Apple finally launched its bigger iPhones this week as well as introducing the first new product in years called iWatch. Despite them being vanity products, there is a huge lure for consumers to get them!
1. These are the thinnest iPhones yet!
Apple calls the design of the new iPhones “a continuous, seamless design”. What it means is that the surface is texturally unbroken and the cover glass (“ion-strengthened, referring to a process in which a type of ion is exchanged for another to make the glass more durable) meets the anodized aluminium backing without tactile differentiation. With a thickness of 0.27 inches for the iPhone 6 and 0.28 for the iPhone 6 Plus, the two are the thinnest yet of all iPhones. But here’s the clincher: at 0.30 inches, the iPhone 5s is only fractionally thicker.
2. We’re also talking of an impressive display
The 4.7- and 5.5-inch displays of the two phones boast diagonal screens with “Retina HD” displays. And these displays come with notably higher resolution: 1334 by 750 pixels (326 pixels per inch, or over one million pixels, slightly higher than 720p) for the iPhone 6, and 1920 by 1080 pixels (401 pixels per inch, or over two million pixels, and native 1080p) for the iPhone 6 Plus. The new screens also have broader viewing angles, and both the phones have dramatically higher 1400:1 and 1300:1 contrast ratios, respectively, compared with the 4-inch 1136 by 640 pixels (326 pixels per inch) screen with 800:1 contrast ratio found on past models.
3. Of course, both are bigger too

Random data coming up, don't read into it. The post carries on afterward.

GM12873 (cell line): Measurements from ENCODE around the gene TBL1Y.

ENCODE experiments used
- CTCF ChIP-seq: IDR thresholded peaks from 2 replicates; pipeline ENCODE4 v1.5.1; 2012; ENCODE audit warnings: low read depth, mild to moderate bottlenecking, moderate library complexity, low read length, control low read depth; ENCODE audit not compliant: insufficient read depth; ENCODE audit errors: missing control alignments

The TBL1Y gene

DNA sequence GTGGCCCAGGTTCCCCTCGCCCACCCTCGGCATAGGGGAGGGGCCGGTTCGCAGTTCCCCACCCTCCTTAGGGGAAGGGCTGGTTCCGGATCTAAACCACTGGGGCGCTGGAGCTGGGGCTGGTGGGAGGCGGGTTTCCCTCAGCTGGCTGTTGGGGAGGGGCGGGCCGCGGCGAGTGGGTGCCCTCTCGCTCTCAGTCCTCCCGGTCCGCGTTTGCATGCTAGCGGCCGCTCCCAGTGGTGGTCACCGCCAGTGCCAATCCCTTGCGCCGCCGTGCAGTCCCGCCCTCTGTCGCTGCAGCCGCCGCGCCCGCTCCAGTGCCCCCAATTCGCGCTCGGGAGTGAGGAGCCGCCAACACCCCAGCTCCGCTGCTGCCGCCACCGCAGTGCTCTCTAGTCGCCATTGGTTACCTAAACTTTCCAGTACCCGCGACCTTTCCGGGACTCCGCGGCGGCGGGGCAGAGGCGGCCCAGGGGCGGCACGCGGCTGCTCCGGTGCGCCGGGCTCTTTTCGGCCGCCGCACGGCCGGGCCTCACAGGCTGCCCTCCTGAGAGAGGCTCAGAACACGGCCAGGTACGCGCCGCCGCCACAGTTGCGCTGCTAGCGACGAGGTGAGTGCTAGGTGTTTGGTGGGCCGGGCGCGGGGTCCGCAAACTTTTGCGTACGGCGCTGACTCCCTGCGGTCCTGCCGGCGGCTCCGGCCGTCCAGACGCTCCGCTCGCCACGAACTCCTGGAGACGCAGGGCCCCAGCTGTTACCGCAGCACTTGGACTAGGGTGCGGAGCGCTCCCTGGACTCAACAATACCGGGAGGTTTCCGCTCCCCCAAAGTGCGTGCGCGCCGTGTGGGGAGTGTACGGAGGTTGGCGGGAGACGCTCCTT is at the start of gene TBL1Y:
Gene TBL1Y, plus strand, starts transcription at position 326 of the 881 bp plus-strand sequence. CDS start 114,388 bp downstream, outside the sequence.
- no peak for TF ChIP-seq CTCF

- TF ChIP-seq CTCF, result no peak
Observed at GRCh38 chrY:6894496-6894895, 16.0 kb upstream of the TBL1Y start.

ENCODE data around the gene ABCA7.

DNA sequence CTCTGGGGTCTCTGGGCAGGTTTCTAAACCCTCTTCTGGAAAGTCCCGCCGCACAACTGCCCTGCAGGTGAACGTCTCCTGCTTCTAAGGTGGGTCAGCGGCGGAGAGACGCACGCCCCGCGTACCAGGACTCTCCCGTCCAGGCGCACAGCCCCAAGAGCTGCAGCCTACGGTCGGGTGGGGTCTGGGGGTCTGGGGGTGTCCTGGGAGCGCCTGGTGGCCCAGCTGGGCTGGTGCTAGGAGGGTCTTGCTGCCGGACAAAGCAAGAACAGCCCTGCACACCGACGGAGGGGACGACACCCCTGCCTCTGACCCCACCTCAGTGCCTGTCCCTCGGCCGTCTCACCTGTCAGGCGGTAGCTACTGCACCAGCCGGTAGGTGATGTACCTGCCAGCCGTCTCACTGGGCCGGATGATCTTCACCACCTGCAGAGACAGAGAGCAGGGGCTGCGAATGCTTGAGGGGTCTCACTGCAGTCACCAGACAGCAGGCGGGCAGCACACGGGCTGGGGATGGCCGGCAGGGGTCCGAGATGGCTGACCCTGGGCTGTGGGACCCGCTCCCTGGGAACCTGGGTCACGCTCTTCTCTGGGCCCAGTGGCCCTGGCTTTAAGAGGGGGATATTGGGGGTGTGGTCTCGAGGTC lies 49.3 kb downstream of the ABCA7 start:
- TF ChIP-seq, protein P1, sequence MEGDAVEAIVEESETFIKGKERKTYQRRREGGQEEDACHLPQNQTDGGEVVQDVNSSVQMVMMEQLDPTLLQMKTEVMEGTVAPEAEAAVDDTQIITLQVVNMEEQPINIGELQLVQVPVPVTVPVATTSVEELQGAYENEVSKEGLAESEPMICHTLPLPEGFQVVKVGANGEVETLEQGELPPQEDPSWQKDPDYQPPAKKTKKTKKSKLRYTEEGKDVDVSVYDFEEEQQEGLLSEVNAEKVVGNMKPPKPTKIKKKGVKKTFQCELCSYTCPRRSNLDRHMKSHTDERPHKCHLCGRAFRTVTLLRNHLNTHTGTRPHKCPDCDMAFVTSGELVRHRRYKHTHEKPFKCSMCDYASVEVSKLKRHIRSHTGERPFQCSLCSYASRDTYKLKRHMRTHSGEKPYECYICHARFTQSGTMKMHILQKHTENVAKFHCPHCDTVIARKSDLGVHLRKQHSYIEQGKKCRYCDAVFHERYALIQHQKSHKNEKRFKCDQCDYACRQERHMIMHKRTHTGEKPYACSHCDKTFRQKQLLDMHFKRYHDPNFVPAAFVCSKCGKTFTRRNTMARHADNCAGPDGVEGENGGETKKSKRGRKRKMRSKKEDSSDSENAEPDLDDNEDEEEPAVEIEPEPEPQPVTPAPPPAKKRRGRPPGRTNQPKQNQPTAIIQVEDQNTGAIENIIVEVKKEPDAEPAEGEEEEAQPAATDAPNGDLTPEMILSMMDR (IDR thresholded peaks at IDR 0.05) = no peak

The screens of both the phones make them bigger phones as well. 6.22 inches high by 3.06 inches wide (the iPhone 6 Plus) and 5.44 inches high by 2.64 inches wide (the iPhone 6), compared with the iPhone 5s’s 4.87 inches high by 2.31 inches wide.
4. Good news: both will have zippier processors
The A8 chip, Apple’s second-gen 64-bit offering with some 2 billion transistors, Apple says, sports up to “25% faster processing power and up to 50% faster graphics.” With these impressive numbers, rest assured that they’re better than some of the fastest phablets available currently.
5. Their batteries just got much better
The iPhone 6 Plus’ large battery, which Apple says lets it do up to 80 hours of audio (as compared to the 60 for the iPhone 5 and 50 for the iPhone 5s), 14 hours of video (11 and 10 for the iPhone 6 and 5s respectively), an hour or two more than the iPhone 6 and 5s when browsing over Wi-Fi, LTE and 3G, up to 24 hours of talk time over 3G (versus 14 and 10 for the iPhone 6 and 5s respectively) and 16 days of standby (versus just 10 days for both the iPhone 6 and 5s). Now these are definitely impressive numbers we’re talking.
6. All hail the new cameras!